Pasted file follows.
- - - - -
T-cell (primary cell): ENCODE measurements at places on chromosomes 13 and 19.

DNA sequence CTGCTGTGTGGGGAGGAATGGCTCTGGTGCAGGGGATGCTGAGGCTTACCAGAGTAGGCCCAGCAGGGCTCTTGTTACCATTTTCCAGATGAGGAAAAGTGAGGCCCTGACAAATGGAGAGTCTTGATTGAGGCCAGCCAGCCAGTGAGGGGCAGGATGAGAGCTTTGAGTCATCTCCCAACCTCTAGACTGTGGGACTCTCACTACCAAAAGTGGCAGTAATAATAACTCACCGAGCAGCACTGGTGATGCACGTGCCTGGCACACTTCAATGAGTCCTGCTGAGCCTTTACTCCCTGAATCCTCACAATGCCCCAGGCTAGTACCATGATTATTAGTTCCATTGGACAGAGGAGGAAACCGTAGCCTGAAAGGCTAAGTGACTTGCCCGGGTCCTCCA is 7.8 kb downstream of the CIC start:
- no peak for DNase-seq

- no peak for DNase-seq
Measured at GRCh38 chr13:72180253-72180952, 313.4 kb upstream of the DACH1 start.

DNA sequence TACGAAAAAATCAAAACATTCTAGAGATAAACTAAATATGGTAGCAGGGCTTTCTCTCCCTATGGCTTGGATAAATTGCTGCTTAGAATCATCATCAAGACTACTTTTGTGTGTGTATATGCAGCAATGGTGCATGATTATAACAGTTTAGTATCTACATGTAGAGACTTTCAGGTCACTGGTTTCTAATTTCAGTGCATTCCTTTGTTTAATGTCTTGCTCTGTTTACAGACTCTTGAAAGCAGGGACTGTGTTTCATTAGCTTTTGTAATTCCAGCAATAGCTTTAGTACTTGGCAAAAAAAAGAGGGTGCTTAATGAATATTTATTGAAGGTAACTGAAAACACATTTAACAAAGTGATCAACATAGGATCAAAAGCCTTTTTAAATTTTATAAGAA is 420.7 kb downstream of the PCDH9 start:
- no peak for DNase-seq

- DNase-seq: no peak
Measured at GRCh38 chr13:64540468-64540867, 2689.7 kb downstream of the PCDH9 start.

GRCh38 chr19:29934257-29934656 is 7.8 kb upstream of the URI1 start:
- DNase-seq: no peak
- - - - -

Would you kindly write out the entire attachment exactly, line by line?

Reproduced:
T-cell (primary cell): ENCODE measurements at places on chromosomes 13 and 19.

DNA sequence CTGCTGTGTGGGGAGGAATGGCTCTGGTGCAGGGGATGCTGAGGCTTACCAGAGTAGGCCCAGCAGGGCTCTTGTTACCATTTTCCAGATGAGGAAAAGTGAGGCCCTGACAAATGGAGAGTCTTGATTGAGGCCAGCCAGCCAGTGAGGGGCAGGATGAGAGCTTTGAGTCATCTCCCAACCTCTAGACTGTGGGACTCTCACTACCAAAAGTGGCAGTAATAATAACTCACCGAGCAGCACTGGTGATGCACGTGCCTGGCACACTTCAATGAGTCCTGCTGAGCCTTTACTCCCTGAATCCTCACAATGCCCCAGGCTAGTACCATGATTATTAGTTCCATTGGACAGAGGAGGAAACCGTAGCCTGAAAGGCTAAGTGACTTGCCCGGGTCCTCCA is 7.8 kb downstream of the CIC start:
- no peak for DNase-seq

- no peak for DNase-seq
Measured at GRCh38 chr13:72180253-72180952, 313.4 kb upstream of the DACH1 start.

DNA sequence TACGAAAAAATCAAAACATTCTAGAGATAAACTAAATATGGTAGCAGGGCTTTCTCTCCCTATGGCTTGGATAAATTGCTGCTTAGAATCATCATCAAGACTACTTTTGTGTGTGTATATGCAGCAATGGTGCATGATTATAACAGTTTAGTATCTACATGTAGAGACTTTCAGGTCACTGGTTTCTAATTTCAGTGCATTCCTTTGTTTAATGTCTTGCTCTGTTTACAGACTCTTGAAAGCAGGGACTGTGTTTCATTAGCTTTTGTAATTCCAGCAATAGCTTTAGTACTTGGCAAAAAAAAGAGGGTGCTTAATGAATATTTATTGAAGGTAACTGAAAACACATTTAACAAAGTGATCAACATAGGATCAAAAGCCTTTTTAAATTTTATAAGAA is 420.7 kb downstream of the PCDH9 start:
- no peak for DNase-seq

- DNase-seq: no peak
Measured at GRCh38 chr13:64540468-64540867, 2689.7 kb downstream of the PCDH9 start.

GRCh38 chr19:29934257-29934656 is 7.8 kb upstream of the URI1 start:
- DNase-seq: no peak